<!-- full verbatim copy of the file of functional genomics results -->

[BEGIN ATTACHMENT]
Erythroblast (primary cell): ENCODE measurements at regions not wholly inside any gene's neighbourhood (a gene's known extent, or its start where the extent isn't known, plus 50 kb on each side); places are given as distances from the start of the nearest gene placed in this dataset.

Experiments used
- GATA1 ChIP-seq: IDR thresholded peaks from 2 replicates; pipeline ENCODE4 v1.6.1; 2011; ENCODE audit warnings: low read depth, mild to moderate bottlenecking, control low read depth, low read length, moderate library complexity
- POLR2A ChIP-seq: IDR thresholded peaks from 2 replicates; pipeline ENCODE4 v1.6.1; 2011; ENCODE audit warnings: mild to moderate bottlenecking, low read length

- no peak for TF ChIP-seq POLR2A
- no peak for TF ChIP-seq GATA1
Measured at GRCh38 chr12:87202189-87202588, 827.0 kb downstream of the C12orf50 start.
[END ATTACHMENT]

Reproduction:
Erythroblast (primary cell): ENCODE measurements at regions not wholly inside any gene's neighbourhood (a gene's known extent, or its start where the extent isn't known, plus 50 kb on each side); places are given as distances from the start of the nearest gene placed in this dataset.

Experiments used
- GATA1 ChIP-seq: IDR thresholded peaks from 2 replicates; pipeline ENCODE4 v1.6.1; 2011; ENCODE audit warnings: low read depth, mild to moderate bottlenecking, control low read depth, low read length, moderate library complexity
- POLR2A ChIP-seq: IDR thresholded peaks from 2 replicates; pipeline ENCODE4 v1.6.1; 2011; ENCODE audit warnings: mild to moderate bottlenecking, low read length

- no peak for TF ChIP-seq POLR2A
- no peak for TF ChIP-seq GATA1
Measured at GRCh38 chr12:87202189-87202588, 827.0 kb downstream of the C12orf50 start.